Living with Dysthymia: How To Deal With This “Less Serious” Depression

Living with Dysthymia

Living with the condition of dysthymia on a day to day basis is a challenging thing, and people who suffer from this can vouch for that. It might not be as serious as the big, bad depression, but it can be mentally and emotionally debilitating no less.

Dysthymia is a low-grade depression that comes and goes but can last a lifetime. Usually, it’s not the kind of depression that keeps you in bed for weeks or makes you want to kill yourself, but it can leave you feeling that you’d be better off if you weren’t here.

For people fighting with dysthymia, any moments of boredom or confusion usually result in self-blame and feelings of distress, until the next activity that requires critical thinking arises. This kind of depression just sort of pops up, like an annoying computer message, and your psyche has the same reaction: “I need to get rid of this annoying thing/thought.” Taking any kind of action is a tried-and-true method of distraction and usually gets your mind off of your troubles, at least for a while.

Unfortunately, with dysthymia, it is hard to make a permanent correction. Anti-depressants are mostly for moderate-to-severe conditions. Many psychiatrists prefer to use talk therapy, supplements, and lifestyle changes as their first line of defense against this lower-grade depression. You don’t want to take stronger medication than you need, because all medications have side effects; so if your doctor recommends taking supplements, give them a try.

Sometimes dysthymia likes to try and convince you that you or your life isn’t good enough. Even though you’ve received recognition and have a comfortable lifestyle, you may seldom feel accomplished or even worthy. If this sounds like you, it’s quite possible that it’s coming from a dysthymic condition.

Related: Situational Depression: 5 Symptoms You Should Inform Your Doctor

The good news is that there are tools and techniques ready to help you to take in the good through your brain and eventually some of it works its way into your heart, and you start to feel better about yourself and the world around you.

Also, try to look at the upside. I’ve helped thousands of people with depression, and my own personal struggle has given me a greater understanding of what is needed to get out of it. Sometimes emotional issues come with a gift. In my case, it’s the ability, desire, and knowledge to help other people feel better. And that is a tried and true CBT method of controlling dysthymia.

You see, I expect that this condition will make itself known at any given moment, and because I know it is right there, lurking beneath the surface of this shy extrovert, I stay prepared and keep my psychic lightsaber handy, ready to slice and dice the negative thoughts or feelings. For me, the trick is to cut them down as soon as they pop up. The visualization of using a lightsaber works for me (it’s available on this app), and meditation is also a wonderful weapon against this form of the blues.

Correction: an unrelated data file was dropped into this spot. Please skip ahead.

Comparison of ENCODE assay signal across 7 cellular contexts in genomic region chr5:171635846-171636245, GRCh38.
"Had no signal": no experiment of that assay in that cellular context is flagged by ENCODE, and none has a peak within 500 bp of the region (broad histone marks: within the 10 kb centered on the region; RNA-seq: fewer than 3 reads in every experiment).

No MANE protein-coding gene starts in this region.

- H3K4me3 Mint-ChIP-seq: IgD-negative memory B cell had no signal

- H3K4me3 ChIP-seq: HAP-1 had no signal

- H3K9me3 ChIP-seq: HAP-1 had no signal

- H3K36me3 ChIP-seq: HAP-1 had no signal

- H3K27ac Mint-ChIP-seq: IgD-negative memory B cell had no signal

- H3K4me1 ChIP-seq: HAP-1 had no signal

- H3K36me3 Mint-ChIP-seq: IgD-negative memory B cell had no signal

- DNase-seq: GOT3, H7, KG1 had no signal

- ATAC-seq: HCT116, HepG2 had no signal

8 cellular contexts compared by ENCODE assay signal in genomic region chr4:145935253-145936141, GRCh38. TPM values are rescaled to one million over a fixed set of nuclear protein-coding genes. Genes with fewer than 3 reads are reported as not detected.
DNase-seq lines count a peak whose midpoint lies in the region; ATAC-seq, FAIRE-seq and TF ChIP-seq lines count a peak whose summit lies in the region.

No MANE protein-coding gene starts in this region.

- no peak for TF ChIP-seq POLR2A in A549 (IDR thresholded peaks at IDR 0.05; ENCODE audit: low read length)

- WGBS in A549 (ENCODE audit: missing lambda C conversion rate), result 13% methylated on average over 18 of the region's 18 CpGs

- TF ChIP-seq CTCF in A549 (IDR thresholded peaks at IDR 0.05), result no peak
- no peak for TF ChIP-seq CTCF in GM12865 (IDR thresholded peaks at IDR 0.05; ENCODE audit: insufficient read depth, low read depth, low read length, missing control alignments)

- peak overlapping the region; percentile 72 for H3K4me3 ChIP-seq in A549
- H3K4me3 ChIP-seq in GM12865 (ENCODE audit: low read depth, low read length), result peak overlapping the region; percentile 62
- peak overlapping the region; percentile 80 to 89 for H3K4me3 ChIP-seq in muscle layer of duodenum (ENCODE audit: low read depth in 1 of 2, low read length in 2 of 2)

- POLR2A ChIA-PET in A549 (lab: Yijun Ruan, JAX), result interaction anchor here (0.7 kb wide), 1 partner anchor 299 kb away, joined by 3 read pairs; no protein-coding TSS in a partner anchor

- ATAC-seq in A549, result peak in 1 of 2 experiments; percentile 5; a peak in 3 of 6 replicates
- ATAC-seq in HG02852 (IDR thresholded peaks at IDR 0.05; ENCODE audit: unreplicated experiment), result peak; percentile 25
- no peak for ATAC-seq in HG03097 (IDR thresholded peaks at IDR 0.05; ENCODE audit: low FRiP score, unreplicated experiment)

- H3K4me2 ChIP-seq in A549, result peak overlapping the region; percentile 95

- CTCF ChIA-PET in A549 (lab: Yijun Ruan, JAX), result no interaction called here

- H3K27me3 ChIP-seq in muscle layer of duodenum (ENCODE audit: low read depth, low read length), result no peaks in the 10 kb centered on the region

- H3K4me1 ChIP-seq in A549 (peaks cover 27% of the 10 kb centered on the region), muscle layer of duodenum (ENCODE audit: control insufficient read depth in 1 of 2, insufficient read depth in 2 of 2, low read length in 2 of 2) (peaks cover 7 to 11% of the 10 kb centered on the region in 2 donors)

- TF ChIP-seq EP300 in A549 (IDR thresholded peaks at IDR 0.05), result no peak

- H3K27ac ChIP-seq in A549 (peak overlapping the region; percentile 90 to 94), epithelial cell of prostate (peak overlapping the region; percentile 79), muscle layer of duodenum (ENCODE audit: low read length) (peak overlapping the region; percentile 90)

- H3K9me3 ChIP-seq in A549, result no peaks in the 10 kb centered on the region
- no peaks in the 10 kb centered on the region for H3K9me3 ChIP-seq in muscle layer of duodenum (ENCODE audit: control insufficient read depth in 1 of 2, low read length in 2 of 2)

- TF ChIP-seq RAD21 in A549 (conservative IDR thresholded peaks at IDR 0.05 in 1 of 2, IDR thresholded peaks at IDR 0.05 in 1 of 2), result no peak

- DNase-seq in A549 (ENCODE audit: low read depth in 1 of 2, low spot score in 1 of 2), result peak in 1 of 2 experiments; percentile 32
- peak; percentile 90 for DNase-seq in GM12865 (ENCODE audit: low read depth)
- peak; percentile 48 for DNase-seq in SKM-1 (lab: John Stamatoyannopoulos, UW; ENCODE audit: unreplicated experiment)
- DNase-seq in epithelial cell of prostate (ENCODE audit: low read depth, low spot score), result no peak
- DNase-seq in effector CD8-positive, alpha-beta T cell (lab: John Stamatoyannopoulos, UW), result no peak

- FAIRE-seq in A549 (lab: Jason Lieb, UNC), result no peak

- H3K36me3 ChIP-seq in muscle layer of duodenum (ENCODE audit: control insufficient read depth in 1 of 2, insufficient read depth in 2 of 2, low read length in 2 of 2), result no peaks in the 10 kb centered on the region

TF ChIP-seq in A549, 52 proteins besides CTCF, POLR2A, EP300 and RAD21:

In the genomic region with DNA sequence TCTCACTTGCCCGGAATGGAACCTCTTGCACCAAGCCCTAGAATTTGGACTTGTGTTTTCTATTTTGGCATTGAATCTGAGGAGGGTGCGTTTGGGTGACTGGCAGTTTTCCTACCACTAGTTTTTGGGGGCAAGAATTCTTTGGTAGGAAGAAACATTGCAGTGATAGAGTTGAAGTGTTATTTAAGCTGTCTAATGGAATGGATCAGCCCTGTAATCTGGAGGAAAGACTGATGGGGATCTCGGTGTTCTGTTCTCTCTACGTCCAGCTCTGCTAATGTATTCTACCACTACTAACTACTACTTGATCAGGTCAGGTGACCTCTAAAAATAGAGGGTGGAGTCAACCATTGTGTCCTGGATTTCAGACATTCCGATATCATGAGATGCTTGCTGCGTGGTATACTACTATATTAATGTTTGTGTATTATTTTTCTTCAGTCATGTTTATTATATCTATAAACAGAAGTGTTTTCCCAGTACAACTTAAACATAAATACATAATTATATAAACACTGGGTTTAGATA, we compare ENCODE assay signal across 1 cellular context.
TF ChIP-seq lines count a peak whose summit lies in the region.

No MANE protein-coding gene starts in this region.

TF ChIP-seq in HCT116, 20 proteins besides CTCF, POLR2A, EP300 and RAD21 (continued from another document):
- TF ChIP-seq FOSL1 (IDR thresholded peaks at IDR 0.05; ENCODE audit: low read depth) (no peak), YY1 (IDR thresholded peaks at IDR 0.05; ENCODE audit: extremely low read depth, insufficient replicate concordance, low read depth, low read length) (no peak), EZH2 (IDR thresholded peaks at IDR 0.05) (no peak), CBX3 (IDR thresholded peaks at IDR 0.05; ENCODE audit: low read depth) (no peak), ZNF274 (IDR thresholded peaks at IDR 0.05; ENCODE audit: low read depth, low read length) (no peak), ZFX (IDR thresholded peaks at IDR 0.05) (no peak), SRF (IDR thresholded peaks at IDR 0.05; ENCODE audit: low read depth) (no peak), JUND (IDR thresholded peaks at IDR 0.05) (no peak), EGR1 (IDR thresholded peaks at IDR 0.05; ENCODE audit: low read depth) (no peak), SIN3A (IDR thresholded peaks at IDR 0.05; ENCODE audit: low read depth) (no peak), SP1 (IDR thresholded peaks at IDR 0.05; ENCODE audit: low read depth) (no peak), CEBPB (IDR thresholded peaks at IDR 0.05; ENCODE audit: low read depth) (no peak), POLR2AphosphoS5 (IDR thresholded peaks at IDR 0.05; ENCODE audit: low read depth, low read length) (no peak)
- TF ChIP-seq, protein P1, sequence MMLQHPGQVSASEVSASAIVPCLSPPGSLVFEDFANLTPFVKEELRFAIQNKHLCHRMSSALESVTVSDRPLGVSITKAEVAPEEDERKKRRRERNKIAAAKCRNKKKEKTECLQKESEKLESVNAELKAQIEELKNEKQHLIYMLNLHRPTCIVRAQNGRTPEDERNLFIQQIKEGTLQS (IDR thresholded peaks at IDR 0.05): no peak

If you are dealing with dysthymia, do not let it take over. You can have a better life if you do a few simple things to get you back on track. First, get a proper diagnosis from a licensed professional, and don’t make the doctor guess: If you think you are dysthymic, let your physician know. Second, follow your doctor’s advice, to the letter at the start. Lastly, please get therapy. Most insurance covers it these days, and there are low-fee centers at most universities.

Talking with someone is one of the best ways to understand and release the pain you are holding onto. No matter who you are, the process of letting it go will make your life better.

For more such informative articles, visit Barton Goldsmith’s website,

Written By Barton Goldsmith
Originally Appeared In Psychology Today

Living with dysthymia is a challenge, but that doesn’t mean you will have to give in to it completely, and never feel happy again. A few simple steps which are mentioned above can tremendously help you in dealing with this condition. Living with dysthymia does not have to mean the end of your happiness, and peace.

Living with Dysthymia pin
Living with Dysthymia: How To Deal With This "Less Serious" Depression

Barton Goldsmith Ph.D.

Dr. Barton Goldsmith, an award-winning psychotherapist, and writer have been a nationally syndicated columnist for over twenty years. His columns have been published in over 500 newspapers world-wide and he has written over 3,000 articles. He has been a working psychotherapist for over 30 years specializing in The Psychology of Life, Love, and the pursuit of Happiness. Since 2002, his weekly newspaper column, which is syndicated by Tribune News Service, has been featured in hundreds of publications including The Chicago Tribune, The Santa Barbara News-Press, The New York Daily News, and many others. Dr. Goldsmith connects with audiences worldwide with his energetic, uplifting, and fun communication style. Not a button-down shrink, he has a unique ability to inspire and entertain which leaves his readers, viewers, and listeners always wanting more.View Author posts